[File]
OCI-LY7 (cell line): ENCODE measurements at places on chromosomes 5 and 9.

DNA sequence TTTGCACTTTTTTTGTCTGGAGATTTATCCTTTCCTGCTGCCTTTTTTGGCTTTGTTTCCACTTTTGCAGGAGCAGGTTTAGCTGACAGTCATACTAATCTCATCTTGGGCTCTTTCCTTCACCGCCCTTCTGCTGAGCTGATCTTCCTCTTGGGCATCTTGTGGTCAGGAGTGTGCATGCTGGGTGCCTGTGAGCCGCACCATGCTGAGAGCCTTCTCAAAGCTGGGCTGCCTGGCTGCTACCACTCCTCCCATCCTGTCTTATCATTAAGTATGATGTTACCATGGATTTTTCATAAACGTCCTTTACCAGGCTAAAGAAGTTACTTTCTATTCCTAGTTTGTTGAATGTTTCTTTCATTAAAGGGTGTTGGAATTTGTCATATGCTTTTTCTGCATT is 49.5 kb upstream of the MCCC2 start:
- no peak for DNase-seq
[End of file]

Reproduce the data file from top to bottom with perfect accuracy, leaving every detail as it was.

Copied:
OCI-LY7 (cell line): ENCODE measurements at places on chromosomes 5 and 9.

DNA sequence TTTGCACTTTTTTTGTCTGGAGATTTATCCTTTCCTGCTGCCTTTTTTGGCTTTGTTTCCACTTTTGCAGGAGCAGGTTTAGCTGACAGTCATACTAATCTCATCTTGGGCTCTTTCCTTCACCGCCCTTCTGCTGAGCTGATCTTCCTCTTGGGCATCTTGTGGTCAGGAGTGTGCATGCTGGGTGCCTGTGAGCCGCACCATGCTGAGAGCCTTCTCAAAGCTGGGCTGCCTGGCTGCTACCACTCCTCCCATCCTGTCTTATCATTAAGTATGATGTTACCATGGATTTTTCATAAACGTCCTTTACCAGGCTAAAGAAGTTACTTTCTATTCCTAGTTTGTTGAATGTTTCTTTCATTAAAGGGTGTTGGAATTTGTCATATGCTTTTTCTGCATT is 49.5 kb upstream of the MCCC2 start:
- no peak for DNase-seq